“But Laban said to him, ‘If I have found favor in your eyes, please stay. I have learned by divination [some versions use the word “experience”] that the Lord has blessed me because of you.’” (Genesis 30:27). The Bible records the use of divination, but it does not always say what method was used. Does the Bible promote the use of divination by these stories?
Joseph had his cup placed in the sack of grain belonging to his brother Benjamin. He called it his divining cup. Joseph’s servant said to the brothers, “Isn’t this the cup my master drinks from and also uses for divination? This is a wicked thing you have done.” (Gen.: 44:5). When his brothers were brought to Joseph, he said to them. “What is this you have done? Don’t you know that a man like me can find things out by divination?” (Gen. 44:15). E.G.White, in Patriarchs and Prophets, page 229, states that Joseph never claimed the power of divination but he was willing to have them believe that he could read the secrets of their lives.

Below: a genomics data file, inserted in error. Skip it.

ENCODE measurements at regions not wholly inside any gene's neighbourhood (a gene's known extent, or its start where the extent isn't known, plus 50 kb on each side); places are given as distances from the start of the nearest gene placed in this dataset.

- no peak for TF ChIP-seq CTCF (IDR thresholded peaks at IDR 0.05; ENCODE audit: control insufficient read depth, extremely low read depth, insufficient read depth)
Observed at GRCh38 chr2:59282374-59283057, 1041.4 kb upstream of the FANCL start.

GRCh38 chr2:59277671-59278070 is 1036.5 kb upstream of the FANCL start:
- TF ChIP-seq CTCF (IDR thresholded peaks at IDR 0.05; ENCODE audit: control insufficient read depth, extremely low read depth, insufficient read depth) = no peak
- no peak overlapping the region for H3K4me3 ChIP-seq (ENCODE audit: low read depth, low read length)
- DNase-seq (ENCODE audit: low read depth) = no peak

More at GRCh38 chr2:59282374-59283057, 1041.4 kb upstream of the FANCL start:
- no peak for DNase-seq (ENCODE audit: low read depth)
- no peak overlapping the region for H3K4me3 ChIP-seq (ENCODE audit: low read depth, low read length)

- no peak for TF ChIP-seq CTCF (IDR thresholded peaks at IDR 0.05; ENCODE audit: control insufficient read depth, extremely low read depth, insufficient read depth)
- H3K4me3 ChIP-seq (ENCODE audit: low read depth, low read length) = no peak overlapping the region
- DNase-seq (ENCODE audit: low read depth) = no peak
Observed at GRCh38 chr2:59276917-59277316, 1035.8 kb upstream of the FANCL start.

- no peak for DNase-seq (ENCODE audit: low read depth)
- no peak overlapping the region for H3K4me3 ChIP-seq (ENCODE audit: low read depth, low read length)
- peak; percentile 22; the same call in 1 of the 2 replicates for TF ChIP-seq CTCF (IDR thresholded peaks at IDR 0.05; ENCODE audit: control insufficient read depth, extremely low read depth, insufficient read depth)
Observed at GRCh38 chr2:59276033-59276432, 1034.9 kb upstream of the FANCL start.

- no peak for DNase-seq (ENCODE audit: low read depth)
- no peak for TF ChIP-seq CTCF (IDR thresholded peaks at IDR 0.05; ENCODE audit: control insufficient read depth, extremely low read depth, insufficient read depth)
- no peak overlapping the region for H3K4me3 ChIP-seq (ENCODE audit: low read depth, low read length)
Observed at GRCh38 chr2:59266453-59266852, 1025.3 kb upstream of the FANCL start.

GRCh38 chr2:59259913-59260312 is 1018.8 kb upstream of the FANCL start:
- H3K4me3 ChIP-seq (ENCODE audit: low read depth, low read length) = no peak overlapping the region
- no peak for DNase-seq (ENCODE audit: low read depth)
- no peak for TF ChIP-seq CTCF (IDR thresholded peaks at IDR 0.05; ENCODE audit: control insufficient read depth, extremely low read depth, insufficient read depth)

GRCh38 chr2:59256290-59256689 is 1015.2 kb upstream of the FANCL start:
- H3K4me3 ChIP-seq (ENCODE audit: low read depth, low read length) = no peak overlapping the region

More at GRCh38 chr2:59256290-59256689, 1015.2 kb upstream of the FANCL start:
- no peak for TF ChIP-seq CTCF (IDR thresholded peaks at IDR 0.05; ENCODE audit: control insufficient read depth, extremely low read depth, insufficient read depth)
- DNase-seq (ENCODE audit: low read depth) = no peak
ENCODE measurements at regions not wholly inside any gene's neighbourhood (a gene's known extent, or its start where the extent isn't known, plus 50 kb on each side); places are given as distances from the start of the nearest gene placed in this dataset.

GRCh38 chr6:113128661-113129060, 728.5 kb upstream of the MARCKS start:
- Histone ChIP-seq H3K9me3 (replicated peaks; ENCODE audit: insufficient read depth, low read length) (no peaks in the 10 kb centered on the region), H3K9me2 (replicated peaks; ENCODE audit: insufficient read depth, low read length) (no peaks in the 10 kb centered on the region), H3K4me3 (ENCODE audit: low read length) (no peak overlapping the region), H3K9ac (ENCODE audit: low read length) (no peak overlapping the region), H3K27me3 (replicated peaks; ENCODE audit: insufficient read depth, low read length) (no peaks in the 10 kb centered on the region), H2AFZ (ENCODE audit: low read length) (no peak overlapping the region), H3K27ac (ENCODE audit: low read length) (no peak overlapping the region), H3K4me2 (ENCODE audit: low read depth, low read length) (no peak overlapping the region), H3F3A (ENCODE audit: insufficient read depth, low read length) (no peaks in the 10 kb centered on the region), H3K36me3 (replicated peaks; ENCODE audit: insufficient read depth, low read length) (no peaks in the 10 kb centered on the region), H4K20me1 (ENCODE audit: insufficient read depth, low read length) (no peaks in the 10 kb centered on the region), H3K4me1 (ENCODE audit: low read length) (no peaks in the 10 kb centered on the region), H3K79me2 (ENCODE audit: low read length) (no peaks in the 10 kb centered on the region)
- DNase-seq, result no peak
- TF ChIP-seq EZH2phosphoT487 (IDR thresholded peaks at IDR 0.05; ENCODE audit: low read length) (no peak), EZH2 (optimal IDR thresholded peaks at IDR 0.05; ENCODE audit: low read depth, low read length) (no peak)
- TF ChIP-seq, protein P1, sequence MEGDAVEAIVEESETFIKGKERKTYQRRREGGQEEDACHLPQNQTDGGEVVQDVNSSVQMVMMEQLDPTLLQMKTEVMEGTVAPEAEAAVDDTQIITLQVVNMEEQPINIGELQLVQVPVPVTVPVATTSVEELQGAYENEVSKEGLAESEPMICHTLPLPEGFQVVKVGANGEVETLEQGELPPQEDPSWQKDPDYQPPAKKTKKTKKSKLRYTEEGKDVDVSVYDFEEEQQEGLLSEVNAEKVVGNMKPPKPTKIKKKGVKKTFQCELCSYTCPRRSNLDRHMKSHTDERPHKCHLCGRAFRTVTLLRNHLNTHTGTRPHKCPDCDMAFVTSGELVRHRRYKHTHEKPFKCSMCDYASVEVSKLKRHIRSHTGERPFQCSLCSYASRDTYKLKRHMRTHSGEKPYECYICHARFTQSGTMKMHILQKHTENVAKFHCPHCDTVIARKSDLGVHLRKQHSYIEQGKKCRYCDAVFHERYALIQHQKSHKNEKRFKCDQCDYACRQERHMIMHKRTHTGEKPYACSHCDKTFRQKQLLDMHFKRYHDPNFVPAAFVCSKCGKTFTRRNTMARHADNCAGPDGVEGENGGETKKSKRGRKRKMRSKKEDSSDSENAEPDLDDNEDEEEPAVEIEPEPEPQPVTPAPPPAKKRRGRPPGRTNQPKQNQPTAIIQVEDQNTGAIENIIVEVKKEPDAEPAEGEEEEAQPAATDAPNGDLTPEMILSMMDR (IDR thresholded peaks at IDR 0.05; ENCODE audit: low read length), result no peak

Over four hundred years later, God told the descendents of Joseph and his brothers that He was going to give them a land that others live in because those people were practicing divination along with other acts of which God did not approve. Their degree of iniquity had come to its full.
Israel did not heed God’s command to abstain from divination for we read that the divining rod was in use in Hosea’s day. “My people ask counsel at their stocks, and their staff declareth unto them: for the spirit of whoredoms hath caused them to err, and they have gone a whoring from under their God.” (Hosea 4:12).